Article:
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Can Cold Winters Knock Out Corn Rootworm?

There’s a glimmer of good
news in the brutal cold snaps that have occurred so far this winter. The
Arctic-type cold temperatures could dent corn rootworm populations for 2014.

Put a lot of emphasis on the
word “could”, though. If you’re counting on cold temperatures to replace
rootworm management steps like crop rotation or rootworm-resistant trait
rotation, don’t. Rootworm egg survival over winter hinges on several factors.  

 “Cold winters with no snow aids rootworm
mortality,” says Ken Ostlie, University of Minnesota Extension entomologist. Ostlie
discussed rootworm issues at last month’s University of Illinois AgMasters
conference.

That scenario may apply to
today’s sub-zero cold that’s embracing central Iowa. Last weekend’s
temperatures that zoomed into the 40s burned off lots of the snow cover that
blanketed fields. Today’s sub-zero temperatures flanked by sundogs are better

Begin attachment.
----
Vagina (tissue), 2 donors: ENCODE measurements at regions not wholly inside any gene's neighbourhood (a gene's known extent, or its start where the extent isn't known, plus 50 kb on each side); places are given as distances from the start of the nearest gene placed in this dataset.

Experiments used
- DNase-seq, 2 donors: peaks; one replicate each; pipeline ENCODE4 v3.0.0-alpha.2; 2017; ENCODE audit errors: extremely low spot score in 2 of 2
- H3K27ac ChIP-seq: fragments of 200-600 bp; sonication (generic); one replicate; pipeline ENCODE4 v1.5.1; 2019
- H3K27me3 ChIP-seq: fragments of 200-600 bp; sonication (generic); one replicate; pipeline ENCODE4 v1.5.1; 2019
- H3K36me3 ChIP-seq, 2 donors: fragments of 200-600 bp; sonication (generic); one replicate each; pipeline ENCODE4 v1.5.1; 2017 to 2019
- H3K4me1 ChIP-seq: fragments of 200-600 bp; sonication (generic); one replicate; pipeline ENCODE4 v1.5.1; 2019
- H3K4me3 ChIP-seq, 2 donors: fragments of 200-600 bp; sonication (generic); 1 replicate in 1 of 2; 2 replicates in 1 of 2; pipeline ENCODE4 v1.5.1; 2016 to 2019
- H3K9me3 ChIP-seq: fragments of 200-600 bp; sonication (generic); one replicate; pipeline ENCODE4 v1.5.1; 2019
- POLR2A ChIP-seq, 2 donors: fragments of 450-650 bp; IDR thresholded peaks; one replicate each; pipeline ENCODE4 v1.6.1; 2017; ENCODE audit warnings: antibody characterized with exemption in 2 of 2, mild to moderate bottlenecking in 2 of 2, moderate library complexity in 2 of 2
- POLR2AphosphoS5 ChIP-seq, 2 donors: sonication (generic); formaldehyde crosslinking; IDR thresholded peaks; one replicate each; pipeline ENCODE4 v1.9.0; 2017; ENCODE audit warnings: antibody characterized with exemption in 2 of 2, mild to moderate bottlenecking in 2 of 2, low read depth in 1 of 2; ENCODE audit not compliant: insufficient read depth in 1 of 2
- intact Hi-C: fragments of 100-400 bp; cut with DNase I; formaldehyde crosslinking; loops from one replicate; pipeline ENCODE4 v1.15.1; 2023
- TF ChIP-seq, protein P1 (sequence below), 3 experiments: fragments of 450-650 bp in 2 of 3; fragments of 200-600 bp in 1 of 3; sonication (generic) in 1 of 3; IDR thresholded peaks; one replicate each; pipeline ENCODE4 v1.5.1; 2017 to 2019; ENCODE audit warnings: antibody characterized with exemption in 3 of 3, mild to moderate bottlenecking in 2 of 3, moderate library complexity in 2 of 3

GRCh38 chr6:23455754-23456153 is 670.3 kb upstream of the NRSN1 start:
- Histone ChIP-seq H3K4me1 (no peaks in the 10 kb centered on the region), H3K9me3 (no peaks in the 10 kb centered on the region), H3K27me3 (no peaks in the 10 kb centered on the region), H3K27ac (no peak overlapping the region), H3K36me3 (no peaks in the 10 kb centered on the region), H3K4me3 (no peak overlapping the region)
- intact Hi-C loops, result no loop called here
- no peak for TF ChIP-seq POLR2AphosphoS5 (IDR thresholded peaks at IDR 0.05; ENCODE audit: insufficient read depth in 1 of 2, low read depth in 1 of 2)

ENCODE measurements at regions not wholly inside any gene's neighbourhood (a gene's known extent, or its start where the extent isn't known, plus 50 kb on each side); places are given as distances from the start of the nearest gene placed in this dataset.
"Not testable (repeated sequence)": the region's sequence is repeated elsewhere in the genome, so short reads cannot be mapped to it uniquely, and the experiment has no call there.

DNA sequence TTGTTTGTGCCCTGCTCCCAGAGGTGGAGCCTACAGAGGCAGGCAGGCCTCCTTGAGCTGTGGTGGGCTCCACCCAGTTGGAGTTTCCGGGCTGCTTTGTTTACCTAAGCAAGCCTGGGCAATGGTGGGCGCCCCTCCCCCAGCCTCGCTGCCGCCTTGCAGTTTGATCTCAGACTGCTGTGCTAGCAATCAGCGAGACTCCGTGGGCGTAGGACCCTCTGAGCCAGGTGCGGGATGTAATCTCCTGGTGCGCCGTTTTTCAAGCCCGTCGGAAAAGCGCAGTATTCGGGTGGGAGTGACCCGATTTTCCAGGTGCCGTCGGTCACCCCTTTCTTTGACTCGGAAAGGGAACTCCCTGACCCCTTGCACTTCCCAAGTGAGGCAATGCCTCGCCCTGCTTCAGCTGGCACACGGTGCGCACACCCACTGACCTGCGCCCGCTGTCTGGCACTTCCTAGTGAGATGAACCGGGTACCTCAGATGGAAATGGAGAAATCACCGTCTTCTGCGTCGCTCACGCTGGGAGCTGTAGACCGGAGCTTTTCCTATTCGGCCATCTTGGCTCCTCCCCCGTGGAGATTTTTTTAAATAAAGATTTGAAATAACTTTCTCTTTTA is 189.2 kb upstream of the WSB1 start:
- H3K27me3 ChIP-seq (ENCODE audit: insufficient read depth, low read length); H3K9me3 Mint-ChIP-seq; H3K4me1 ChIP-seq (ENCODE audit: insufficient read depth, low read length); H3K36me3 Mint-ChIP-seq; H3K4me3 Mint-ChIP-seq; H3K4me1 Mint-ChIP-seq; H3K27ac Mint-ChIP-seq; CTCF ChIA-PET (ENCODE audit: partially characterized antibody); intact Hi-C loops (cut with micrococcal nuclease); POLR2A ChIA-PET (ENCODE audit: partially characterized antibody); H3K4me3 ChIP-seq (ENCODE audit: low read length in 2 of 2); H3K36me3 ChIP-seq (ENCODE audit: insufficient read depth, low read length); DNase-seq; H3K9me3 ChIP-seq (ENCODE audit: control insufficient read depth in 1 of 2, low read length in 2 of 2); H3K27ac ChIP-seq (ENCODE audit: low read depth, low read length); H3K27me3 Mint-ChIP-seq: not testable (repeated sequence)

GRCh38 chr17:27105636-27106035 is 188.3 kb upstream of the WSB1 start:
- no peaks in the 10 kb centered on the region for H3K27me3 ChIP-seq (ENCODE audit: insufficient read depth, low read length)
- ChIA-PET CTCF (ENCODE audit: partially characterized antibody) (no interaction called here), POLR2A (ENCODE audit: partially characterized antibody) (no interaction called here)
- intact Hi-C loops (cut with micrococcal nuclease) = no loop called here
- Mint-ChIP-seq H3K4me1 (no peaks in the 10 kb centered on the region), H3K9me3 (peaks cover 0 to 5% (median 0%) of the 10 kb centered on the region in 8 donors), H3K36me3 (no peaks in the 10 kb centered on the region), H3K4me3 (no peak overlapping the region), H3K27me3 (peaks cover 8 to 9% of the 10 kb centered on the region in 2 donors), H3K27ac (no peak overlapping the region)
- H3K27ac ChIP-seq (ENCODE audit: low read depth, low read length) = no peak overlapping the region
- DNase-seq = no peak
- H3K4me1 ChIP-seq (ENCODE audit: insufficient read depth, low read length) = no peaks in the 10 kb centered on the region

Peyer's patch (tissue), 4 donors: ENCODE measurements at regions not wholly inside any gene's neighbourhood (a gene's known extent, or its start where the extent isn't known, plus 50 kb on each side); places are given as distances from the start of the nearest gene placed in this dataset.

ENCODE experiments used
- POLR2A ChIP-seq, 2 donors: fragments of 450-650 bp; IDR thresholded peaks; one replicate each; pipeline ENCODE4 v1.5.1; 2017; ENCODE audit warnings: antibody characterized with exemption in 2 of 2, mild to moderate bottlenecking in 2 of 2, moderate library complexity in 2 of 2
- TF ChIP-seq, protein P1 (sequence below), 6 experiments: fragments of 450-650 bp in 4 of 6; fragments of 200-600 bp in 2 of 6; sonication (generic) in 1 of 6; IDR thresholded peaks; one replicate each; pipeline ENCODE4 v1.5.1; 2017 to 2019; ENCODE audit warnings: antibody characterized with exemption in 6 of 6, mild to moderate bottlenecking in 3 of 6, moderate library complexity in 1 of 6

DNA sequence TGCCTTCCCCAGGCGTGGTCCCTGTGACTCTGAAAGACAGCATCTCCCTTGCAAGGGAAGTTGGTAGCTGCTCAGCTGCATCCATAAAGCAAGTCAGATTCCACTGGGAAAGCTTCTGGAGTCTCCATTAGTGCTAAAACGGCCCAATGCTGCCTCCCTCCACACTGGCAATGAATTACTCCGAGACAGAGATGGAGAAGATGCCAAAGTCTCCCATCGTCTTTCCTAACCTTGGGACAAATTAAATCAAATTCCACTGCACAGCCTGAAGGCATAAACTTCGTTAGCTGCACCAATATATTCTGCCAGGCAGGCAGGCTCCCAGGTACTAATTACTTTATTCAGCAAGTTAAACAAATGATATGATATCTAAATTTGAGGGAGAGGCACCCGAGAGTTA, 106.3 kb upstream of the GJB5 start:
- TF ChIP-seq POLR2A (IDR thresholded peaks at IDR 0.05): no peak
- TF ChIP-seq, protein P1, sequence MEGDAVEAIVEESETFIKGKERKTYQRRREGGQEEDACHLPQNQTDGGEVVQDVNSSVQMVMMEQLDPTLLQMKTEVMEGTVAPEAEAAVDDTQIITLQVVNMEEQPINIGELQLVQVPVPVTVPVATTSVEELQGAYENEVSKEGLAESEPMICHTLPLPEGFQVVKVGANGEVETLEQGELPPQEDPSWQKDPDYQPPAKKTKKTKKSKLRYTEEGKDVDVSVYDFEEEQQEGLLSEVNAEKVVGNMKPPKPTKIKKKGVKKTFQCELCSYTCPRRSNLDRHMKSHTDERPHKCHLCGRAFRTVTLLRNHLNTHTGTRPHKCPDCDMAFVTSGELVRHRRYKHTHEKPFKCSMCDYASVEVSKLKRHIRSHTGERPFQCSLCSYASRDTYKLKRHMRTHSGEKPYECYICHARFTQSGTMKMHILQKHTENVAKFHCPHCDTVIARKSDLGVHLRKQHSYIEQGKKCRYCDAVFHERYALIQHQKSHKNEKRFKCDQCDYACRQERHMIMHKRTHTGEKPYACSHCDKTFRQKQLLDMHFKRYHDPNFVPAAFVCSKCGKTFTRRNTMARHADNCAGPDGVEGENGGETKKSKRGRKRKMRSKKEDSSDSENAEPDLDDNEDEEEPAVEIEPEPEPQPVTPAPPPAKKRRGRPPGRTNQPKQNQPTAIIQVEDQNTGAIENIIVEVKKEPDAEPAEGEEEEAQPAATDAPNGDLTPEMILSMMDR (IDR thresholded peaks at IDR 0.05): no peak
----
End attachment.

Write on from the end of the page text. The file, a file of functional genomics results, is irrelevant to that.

for killing rootworm eggs than snow-covered fields, says Ostlie. Even if temperatures dip to
-20 lows, deep snow cover can keep soil temperatures balmy for rootworm eggs to
survive.

Much also depends on rootworm
species. Northern corn rootworm can survive cold temperatures better than
western corn rootworm. The bad news is western corn rootworm has expanded its
range to where it’s now prolific in northern states like Minnesota, says
Ostlie.

Tillage is another factor
that can positively or negatively impact rootworm survival.

Research cited in a 1995 entomology
journal paper authored by University of Nebraska entomologists cited 1967
research that showed tillage could bury about one-third of rootworm eggs below
15 centimeters (about 5.9 inches). This help shelter eggs from cold soil
temperatures for hatching later in the year.

Conversely, though, tillage raised
some eggs closer to soil temperatures where they were more prone to freezing.
Tillage also removed insulating soil cover that sheltered eggs from freezing
temperatures.

 

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